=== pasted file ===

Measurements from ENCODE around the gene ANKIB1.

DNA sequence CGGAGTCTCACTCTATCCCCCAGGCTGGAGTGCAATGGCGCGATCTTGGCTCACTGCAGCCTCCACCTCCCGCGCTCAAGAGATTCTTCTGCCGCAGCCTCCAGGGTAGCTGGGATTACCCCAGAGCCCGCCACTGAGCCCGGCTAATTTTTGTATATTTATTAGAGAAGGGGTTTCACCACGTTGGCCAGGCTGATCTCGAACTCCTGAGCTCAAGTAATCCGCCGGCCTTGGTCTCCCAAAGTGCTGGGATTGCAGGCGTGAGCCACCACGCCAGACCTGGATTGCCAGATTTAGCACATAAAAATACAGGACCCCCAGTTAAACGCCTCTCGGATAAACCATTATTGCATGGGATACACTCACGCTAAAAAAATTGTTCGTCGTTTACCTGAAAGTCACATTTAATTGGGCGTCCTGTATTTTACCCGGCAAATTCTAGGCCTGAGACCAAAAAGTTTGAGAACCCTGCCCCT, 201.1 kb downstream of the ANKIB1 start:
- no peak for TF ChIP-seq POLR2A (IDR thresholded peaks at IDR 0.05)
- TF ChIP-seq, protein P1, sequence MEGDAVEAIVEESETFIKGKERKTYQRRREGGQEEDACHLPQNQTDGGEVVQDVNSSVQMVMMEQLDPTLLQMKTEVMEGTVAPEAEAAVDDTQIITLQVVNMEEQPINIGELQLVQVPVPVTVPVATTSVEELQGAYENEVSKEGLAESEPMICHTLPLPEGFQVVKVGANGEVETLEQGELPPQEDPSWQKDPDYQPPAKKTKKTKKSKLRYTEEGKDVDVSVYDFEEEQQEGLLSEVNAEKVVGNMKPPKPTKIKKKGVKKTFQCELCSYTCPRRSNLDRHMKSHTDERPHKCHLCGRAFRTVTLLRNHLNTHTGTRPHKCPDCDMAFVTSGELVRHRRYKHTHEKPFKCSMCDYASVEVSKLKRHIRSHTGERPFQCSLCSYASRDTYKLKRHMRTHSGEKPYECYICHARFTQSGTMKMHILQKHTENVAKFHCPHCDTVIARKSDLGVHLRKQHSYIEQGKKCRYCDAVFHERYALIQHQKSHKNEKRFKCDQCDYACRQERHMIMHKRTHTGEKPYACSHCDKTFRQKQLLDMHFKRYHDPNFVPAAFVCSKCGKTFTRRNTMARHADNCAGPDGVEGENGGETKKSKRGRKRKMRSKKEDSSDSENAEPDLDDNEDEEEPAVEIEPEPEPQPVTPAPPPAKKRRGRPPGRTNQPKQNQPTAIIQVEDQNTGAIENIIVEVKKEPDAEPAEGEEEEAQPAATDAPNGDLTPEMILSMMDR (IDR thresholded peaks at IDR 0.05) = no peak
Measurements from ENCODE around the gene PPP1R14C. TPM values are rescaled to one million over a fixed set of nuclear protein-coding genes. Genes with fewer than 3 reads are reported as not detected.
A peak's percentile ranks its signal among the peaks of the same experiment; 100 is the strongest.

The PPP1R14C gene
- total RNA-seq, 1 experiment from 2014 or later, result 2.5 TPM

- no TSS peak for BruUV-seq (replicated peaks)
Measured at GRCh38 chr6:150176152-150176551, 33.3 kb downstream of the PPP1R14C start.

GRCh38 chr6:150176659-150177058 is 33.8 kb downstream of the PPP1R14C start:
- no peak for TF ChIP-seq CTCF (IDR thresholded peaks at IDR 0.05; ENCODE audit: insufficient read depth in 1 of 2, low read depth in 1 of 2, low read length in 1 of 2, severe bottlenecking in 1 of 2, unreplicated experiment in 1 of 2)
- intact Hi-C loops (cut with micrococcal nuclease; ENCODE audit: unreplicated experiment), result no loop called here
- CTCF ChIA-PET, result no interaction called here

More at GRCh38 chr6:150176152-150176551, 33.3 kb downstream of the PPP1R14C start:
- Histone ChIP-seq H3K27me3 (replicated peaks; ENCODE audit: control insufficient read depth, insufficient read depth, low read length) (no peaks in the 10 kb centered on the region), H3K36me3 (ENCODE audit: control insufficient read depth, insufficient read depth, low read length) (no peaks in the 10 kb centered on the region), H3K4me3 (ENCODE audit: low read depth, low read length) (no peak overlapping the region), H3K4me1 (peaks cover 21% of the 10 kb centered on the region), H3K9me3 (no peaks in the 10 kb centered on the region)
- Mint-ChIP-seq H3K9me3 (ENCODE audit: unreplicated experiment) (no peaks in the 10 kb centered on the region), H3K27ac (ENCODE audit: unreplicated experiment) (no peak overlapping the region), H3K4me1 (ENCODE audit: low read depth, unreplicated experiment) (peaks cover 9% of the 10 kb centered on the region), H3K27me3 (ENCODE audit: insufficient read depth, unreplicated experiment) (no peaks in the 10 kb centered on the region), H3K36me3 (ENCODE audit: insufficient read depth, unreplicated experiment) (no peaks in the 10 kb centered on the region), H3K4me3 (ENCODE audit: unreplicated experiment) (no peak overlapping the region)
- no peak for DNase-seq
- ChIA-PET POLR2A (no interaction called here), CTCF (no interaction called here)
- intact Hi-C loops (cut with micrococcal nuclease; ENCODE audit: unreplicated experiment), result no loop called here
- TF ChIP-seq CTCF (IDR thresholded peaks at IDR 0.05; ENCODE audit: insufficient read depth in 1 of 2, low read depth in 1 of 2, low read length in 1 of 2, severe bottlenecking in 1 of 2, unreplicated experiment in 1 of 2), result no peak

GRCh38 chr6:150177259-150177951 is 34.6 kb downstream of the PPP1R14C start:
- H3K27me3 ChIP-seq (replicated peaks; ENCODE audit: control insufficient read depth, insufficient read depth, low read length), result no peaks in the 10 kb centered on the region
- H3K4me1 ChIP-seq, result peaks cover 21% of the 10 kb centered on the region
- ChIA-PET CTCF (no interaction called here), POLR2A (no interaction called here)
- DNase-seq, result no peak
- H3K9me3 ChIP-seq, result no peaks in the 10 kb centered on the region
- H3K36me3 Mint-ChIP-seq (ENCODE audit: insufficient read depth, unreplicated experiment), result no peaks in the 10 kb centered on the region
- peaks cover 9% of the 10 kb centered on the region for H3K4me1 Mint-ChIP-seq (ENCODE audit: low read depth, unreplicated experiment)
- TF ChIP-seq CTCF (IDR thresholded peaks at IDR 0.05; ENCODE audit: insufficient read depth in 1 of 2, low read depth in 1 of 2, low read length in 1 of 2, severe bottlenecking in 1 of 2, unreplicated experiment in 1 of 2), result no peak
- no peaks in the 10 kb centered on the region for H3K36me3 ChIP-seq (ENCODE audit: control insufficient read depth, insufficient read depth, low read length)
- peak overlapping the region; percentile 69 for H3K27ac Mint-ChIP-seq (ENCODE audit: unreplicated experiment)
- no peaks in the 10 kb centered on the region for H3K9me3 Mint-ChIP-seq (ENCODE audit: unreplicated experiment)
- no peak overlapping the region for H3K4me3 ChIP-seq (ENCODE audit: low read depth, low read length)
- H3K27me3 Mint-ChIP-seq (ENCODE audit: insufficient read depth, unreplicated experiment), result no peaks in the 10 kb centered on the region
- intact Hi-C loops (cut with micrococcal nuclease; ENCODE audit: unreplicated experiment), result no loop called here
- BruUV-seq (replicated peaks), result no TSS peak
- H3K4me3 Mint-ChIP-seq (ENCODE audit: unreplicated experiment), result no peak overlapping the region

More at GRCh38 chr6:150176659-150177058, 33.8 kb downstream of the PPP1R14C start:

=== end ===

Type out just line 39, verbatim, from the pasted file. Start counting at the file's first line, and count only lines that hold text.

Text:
More at GRCh38 chr6:150176659-150177058, 33.8 kb downstream of the PPP1R14C start: